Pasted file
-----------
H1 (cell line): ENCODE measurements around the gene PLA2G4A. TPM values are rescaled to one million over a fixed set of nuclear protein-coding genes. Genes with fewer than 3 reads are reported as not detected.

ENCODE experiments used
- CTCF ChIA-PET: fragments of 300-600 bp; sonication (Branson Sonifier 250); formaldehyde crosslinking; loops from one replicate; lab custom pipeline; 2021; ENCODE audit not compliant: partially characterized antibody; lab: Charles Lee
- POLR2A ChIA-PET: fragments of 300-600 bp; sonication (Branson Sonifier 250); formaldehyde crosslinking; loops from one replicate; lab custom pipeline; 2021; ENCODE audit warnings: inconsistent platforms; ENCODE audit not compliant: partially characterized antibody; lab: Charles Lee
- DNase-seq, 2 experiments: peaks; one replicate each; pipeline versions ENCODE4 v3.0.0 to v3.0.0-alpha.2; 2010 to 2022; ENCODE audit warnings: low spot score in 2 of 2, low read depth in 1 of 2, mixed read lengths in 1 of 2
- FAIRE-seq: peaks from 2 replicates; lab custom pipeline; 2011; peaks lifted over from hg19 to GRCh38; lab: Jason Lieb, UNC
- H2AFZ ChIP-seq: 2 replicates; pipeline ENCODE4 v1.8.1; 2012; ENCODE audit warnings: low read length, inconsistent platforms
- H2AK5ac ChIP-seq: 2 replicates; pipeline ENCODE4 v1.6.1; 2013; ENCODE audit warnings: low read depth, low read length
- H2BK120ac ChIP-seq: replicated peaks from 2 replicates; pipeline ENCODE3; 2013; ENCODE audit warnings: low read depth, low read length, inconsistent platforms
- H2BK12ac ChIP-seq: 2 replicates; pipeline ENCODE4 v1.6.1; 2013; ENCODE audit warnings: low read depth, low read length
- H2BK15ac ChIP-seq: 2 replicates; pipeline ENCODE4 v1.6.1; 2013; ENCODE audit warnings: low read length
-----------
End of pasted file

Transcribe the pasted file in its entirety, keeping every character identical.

H1 (cell line): ENCODE measurements around the gene PLA2G4A. TPM values are rescaled to one million over a fixed set of nuclear protein-coding genes. Genes with fewer than 3 reads are reported as not detected.

ENCODE experiments used
- CTCF ChIA-PET: fragments of 300-600 bp; sonication (Branson Sonifier 250); formaldehyde crosslinking; loops from one replicate; lab custom pipeline; 2021; ENCODE audit not compliant: partially characterized antibody; lab: Charles Lee
- POLR2A ChIA-PET: fragments of 300-600 bp; sonication (Branson Sonifier 250); formaldehyde crosslinking; loops from one replicate; lab custom pipeline; 2021; ENCODE audit warnings: inconsistent platforms; ENCODE audit not compliant: partially characterized antibody; lab: Charles Lee
- DNase-seq, 2 experiments: peaks; one replicate each; pipeline versions ENCODE4 v3.0.0 to v3.0.0-alpha.2; 2010 to 2022; ENCODE audit warnings: low spot score in 2 of 2, low read depth in 1 of 2, mixed read lengths in 1 of 2
- FAIRE-seq: peaks from 2 replicates; lab custom pipeline; 2011; peaks lifted over from hg19 to GRCh38; lab: Jason Lieb, UNC
- H2AFZ ChIP-seq: 2 replicates; pipeline ENCODE4 v1.8.1; 2012; ENCODE audit warnings: low read length, inconsistent platforms
- H2AK5ac ChIP-seq: 2 replicates; pipeline ENCODE4 v1.6.1; 2013; ENCODE audit warnings: low read depth, low read length
- H2BK120ac ChIP-seq: replicated peaks from 2 replicates; pipeline ENCODE3; 2013; ENCODE audit warnings: low read depth, low read length, inconsistent platforms
- H2BK12ac ChIP-seq: 2 replicates; pipeline ENCODE4 v1.6.1; 2013; ENCODE audit warnings: low read depth, low read length
- H2BK15ac ChIP-seq: 2 replicates; pipeline ENCODE4 v1.6.1; 2013; ENCODE audit warnings: low read length